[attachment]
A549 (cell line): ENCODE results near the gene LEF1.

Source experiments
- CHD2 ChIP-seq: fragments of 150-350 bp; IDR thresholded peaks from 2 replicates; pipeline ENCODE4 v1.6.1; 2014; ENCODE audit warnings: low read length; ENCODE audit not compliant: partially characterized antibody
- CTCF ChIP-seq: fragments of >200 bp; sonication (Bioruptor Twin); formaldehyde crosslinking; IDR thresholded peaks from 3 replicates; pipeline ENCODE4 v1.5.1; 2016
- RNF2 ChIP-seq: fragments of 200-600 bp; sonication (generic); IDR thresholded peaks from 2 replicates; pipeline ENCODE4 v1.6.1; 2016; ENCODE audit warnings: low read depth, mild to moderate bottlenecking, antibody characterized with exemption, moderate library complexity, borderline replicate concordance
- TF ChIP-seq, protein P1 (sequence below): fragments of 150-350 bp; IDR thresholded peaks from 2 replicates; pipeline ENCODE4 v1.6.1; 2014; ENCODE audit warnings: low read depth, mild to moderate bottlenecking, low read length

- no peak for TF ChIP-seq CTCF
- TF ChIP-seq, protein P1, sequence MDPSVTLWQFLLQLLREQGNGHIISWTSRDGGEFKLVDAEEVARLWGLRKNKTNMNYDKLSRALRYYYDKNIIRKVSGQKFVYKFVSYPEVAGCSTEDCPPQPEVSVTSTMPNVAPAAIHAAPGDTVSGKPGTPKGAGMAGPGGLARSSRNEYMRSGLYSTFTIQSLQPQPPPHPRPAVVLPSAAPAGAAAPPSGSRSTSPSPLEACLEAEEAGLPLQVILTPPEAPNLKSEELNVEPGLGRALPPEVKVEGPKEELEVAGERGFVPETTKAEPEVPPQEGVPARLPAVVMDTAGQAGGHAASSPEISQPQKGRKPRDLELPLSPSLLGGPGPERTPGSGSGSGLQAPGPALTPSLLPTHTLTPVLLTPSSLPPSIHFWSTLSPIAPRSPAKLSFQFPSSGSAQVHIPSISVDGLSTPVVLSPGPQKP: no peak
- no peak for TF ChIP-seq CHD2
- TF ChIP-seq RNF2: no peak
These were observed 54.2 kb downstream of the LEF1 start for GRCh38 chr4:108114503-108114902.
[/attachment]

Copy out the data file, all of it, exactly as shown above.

A549 (cell line): ENCODE results near the gene LEF1.

Source experiments
- CHD2 ChIP-seq: fragments of 150-350 bp; IDR thresholded peaks from 2 replicates; pipeline ENCODE4 v1.6.1; 2014; ENCODE audit warnings: low read length; ENCODE audit not compliant: partially characterized antibody
- CTCF ChIP-seq: fragments of >200 bp; sonication (Bioruptor Twin); formaldehyde crosslinking; IDR thresholded peaks from 3 replicates; pipeline ENCODE4 v1.5.1; 2016
- RNF2 ChIP-seq: fragments of 200-600 bp; sonication (generic); IDR thresholded peaks from 2 replicates; pipeline ENCODE4 v1.6.1; 2016; ENCODE audit warnings: low read depth, mild to moderate bottlenecking, antibody characterized with exemption, moderate library complexity, borderline replicate concordance
- TF ChIP-seq, protein P1 (sequence below): fragments of 150-350 bp; IDR thresholded peaks from 2 replicates; pipeline ENCODE4 v1.6.1; 2014; ENCODE audit warnings: low read depth, mild to moderate bottlenecking, low read length

- no peak for TF ChIP-seq CTCF
- TF ChIP-seq, protein P1, sequence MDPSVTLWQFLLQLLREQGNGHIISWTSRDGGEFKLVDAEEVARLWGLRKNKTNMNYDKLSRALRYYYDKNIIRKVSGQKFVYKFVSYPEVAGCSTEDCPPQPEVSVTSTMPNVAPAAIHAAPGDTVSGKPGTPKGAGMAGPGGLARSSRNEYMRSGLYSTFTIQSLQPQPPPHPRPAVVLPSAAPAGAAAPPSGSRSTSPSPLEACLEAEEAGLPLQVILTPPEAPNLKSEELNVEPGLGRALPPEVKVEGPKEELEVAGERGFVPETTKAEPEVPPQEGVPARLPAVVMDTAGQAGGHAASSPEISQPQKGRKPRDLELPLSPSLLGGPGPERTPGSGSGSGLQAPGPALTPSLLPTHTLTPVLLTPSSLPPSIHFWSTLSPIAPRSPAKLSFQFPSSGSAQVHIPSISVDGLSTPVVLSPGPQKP: no peak
- no peak for TF ChIP-seq CHD2
- TF ChIP-seq RNF2: no peak
These were observed 54.2 kb downstream of the LEF1 start for GRCh38 chr4:108114503-108114902.